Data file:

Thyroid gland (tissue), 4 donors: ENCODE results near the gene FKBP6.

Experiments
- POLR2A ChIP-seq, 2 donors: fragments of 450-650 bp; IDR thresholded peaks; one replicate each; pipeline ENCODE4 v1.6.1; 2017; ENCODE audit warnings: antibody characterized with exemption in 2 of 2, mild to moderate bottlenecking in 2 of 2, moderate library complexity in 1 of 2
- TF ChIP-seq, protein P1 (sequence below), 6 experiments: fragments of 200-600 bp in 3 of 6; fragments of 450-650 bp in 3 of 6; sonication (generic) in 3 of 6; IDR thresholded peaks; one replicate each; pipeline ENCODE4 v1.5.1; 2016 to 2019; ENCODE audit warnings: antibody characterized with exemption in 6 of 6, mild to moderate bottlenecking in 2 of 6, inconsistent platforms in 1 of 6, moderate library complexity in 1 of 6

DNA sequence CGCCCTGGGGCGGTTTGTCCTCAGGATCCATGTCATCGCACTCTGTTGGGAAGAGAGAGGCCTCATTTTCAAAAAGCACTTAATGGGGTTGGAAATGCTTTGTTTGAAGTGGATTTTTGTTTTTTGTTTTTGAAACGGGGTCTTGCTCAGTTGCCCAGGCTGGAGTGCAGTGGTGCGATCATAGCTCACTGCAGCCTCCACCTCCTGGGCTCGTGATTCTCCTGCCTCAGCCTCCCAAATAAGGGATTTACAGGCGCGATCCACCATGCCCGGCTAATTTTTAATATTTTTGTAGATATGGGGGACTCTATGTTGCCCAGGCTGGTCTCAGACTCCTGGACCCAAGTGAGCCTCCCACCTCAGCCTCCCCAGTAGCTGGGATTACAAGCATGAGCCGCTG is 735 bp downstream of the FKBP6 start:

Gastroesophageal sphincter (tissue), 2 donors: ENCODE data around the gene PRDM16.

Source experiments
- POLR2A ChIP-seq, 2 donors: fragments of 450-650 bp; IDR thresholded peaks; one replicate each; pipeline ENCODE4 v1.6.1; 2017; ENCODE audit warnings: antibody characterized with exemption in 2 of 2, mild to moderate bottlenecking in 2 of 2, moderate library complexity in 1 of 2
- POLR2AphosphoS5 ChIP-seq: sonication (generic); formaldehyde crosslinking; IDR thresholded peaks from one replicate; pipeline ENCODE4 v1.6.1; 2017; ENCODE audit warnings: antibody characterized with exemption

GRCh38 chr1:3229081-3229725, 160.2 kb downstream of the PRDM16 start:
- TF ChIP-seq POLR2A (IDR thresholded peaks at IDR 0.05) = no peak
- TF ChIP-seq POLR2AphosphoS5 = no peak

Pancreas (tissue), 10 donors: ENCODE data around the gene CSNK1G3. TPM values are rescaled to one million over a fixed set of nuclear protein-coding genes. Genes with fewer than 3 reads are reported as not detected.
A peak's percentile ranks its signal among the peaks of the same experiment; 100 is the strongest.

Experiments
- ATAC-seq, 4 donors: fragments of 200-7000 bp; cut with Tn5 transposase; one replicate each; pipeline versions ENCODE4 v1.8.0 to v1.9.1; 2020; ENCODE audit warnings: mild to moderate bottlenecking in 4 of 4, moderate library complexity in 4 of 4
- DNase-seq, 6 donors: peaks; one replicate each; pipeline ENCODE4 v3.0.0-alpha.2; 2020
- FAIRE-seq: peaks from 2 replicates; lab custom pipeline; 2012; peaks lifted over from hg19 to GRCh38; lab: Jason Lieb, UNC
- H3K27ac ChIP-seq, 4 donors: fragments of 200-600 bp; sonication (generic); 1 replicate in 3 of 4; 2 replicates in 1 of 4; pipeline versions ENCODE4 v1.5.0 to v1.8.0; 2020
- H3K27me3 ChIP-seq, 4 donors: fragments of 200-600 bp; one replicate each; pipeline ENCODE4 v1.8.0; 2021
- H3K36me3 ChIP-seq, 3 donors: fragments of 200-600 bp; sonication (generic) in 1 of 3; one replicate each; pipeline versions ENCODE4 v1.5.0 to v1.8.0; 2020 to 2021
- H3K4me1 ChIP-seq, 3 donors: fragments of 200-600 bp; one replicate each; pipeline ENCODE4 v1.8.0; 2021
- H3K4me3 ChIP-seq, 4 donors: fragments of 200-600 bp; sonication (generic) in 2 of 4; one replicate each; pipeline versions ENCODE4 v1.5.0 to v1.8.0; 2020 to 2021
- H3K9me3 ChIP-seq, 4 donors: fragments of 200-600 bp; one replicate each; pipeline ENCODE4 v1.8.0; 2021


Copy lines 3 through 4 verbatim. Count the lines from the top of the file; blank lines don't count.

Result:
- POLR2A ChIP-seq, 2 donors: fragments of 450-650 bp; IDR thresholded peaks; one replicate each; pipeline ENCODE4 v1.6.1; 2017; ENCODE audit warnings: antibody characterized with exemption in 2 of 2, mild to moderate bottlenecking in 2 of 2, moderate library complexity in 1 of 2
- TF ChIP-seq, protein P1 (sequence below), 6 experiments: fragments of 200-600 bp in 3 of 6; fragments of 450-650 bp in 3 of 6; sonication (generic) in 3 of 6; IDR thresholded peaks; one replicate each; pipeline ENCODE4 v1.5.1; 2016 to 2019; ENCODE audit warnings: antibody characterized with exemption in 6 of 6, mild to moderate bottlenecking in 2 of 6, inconsistent platforms in 1 of 6, moderate library complexity in 1 of 6